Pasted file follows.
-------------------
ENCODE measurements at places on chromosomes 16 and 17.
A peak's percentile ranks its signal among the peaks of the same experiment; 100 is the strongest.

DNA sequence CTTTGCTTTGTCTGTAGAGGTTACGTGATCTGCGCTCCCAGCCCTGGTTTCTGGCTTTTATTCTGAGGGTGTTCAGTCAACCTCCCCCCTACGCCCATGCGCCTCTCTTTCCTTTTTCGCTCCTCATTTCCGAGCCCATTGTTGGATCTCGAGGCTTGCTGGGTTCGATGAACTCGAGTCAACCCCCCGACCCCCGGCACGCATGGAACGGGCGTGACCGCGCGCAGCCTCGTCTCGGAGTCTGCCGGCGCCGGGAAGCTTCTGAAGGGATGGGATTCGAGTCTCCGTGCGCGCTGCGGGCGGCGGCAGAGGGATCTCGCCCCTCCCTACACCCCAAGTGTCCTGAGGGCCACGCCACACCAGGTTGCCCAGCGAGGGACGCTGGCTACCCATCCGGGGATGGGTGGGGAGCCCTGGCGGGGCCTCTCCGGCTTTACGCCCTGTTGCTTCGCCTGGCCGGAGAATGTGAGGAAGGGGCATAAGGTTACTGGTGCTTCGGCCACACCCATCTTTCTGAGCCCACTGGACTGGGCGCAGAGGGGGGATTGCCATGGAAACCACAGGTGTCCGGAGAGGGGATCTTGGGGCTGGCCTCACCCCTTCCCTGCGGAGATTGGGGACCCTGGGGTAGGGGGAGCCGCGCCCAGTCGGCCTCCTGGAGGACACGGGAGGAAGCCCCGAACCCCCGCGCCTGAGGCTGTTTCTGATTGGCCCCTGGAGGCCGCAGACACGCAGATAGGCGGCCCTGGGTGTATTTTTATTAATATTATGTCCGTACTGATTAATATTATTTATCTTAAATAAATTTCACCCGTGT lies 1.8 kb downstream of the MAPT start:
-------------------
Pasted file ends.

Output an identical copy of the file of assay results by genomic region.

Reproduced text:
ENCODE measurements at places on chromosomes 16 and 17.
A peak's percentile ranks its signal among the peaks of the same experiment; 100 is the strongest.

DNA sequence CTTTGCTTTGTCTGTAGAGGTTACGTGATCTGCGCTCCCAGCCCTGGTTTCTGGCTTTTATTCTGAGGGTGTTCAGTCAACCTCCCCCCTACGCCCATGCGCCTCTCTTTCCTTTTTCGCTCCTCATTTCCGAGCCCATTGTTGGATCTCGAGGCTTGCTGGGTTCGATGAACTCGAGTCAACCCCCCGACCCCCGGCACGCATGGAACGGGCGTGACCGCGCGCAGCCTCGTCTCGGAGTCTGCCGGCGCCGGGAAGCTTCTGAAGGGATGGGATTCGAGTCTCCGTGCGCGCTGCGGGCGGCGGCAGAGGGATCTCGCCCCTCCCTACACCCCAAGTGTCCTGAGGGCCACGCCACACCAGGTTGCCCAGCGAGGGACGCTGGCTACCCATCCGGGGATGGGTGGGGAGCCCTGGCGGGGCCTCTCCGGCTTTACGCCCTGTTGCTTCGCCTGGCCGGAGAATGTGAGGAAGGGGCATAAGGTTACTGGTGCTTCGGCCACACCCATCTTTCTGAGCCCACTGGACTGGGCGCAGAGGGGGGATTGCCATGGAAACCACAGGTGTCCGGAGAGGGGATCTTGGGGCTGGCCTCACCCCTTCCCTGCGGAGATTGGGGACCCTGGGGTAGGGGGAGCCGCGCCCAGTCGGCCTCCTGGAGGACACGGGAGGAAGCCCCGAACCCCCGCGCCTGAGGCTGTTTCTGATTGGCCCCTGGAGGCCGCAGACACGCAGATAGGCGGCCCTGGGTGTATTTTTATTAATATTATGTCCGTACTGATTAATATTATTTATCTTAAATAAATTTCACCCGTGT lies 1.8 kb downstream of the MAPT start: